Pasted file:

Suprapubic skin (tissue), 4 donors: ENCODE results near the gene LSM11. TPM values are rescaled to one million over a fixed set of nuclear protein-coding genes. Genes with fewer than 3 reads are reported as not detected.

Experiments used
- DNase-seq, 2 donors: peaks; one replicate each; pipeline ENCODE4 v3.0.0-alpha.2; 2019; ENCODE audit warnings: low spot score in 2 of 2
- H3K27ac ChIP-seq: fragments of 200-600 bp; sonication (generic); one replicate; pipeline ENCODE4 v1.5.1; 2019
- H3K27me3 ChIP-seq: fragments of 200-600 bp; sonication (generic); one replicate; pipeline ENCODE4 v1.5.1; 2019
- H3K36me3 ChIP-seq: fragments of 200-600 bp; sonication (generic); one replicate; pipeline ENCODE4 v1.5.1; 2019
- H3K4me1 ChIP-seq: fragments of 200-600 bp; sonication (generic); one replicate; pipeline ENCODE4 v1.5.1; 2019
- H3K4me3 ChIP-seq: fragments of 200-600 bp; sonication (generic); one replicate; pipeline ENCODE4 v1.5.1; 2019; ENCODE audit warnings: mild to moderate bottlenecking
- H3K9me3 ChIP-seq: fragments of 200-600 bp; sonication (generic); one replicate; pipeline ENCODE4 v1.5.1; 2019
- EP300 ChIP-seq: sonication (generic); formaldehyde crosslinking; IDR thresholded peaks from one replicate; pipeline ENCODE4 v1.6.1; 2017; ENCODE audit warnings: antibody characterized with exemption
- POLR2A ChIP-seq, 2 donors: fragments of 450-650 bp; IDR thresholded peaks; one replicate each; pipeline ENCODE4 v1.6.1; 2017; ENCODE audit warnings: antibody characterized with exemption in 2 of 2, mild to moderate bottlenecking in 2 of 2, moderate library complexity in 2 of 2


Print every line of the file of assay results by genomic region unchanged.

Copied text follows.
Suprapubic skin (tissue), 4 donors: ENCODE results near the gene LSM11. TPM values are rescaled to one million over a fixed set of nuclear protein-coding genes. Genes with fewer than 3 reads are reported as not detected.

Experiments used
- DNase-seq, 2 donors: peaks; one replicate each; pipeline ENCODE4 v3.0.0-alpha.2; 2019; ENCODE audit warnings: low spot score in 2 of 2
- H3K27ac ChIP-seq: fragments of 200-600 bp; sonication (generic); one replicate; pipeline ENCODE4 v1.5.1; 2019
- H3K27me3 ChIP-seq: fragments of 200-600 bp; sonication (generic); one replicate; pipeline ENCODE4 v1.5.1; 2019
- H3K36me3 ChIP-seq: fragments of 200-600 bp; sonication (generic); one replicate; pipeline ENCODE4 v1.5.1; 2019
- H3K4me1 ChIP-seq: fragments of 200-600 bp; sonication (generic); one replicate; pipeline ENCODE4 v1.5.1; 2019
- H3K4me3 ChIP-seq: fragments of 200-600 bp; sonication (generic); one replicate; pipeline ENCODE4 v1.5.1; 2019; ENCODE audit warnings: mild to moderate bottlenecking
- H3K9me3 ChIP-seq: fragments of 200-600 bp; sonication (generic); one replicate; pipeline ENCODE4 v1.5.1; 2019
- EP300 ChIP-seq: sonication (generic); formaldehyde crosslinking; IDR thresholded peaks from one replicate; pipeline ENCODE4 v1.6.1; 2017; ENCODE audit warnings: antibody characterized with exemption
- POLR2A ChIP-seq, 2 donors: fragments of 450-650 bp; IDR thresholded peaks; one replicate each; pipeline ENCODE4 v1.6.1; 2017; ENCODE audit warnings: antibody characterized with exemption in 2 of 2, mild to moderate bottlenecking in 2 of 2, moderate library complexity in 2 of 2